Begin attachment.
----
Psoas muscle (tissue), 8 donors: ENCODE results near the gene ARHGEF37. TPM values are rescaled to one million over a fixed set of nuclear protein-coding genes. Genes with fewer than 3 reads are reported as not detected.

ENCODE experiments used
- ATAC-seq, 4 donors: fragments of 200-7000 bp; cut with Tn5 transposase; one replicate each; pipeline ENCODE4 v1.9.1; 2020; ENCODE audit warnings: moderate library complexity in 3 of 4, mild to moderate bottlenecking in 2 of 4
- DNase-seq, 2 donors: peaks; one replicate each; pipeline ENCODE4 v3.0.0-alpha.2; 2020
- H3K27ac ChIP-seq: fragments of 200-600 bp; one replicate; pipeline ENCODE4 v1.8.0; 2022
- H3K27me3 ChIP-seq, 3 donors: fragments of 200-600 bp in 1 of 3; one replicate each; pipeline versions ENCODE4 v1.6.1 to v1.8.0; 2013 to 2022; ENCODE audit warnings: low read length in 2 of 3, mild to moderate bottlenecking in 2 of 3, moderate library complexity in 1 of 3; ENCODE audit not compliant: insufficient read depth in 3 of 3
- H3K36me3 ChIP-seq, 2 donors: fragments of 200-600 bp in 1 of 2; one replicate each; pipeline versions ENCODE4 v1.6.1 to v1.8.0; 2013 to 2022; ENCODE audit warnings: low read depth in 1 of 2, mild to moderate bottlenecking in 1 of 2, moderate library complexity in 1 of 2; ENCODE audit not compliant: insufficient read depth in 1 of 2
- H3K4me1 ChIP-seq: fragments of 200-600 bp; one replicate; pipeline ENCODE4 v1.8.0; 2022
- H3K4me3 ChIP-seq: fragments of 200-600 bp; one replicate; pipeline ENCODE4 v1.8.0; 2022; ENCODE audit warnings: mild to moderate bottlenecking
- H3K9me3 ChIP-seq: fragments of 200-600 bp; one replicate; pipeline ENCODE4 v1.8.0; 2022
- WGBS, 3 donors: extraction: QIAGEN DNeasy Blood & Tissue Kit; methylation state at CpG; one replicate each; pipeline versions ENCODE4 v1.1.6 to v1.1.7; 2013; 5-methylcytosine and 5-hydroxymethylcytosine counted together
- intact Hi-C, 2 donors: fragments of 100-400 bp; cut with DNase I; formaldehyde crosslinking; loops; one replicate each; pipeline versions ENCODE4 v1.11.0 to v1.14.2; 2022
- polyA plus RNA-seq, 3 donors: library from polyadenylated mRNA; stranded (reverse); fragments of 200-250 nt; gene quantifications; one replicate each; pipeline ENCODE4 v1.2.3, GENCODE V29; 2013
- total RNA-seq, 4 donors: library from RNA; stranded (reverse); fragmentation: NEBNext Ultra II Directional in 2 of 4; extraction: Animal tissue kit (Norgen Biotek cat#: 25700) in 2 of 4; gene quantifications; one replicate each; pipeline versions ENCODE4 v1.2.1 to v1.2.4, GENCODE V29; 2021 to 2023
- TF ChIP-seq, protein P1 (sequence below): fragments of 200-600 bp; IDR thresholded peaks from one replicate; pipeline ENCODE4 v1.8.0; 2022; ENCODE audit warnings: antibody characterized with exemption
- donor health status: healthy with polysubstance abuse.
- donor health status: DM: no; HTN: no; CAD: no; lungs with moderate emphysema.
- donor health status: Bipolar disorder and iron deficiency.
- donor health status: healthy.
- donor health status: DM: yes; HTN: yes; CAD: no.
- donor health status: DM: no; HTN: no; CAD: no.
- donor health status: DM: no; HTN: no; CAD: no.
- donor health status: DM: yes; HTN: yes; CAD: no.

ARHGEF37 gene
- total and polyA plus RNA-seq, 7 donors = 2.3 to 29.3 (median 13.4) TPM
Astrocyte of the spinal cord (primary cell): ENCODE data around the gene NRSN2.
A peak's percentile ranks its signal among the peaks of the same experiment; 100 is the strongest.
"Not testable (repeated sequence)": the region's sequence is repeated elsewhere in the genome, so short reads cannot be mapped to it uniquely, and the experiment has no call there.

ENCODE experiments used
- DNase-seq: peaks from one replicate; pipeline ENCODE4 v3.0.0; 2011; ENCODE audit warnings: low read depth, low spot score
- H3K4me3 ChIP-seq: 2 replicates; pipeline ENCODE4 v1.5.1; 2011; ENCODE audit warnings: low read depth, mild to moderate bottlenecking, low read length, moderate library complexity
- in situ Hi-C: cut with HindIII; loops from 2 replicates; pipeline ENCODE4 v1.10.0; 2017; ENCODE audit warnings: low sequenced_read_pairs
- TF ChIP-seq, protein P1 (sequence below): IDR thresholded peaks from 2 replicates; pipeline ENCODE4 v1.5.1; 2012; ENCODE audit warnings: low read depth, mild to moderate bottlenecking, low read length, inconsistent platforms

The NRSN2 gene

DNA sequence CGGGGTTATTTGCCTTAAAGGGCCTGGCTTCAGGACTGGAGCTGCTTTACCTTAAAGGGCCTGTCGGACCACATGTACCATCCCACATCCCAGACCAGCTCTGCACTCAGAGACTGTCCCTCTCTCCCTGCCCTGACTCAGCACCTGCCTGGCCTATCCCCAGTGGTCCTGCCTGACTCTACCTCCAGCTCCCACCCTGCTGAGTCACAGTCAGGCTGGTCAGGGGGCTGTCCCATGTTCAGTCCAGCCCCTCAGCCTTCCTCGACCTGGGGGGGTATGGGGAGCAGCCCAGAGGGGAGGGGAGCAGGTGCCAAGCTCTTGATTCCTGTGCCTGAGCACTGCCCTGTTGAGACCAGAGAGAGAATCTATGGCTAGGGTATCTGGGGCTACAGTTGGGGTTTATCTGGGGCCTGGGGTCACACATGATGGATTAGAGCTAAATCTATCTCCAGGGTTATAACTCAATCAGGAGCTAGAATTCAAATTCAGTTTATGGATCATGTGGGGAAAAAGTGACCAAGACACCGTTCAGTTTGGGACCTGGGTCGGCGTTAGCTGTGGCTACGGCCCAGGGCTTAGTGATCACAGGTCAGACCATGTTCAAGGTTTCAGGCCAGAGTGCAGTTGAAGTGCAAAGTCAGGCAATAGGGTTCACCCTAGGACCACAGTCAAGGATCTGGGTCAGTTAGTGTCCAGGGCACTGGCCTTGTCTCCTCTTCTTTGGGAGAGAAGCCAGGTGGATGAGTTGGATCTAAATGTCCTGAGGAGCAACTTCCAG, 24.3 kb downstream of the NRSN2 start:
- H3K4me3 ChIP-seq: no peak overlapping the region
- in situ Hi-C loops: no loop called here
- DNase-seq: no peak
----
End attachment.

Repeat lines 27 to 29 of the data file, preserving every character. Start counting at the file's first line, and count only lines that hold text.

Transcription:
A peak's percentile ranks its signal among the peaks of the same experiment; 100 is the strongest.
"Not testable (repeated sequence)": the region's sequence is repeated elsewhere in the genome, so short reads cannot be mapped to it uniquely, and the experiment has no call there.

ENCODE experiments used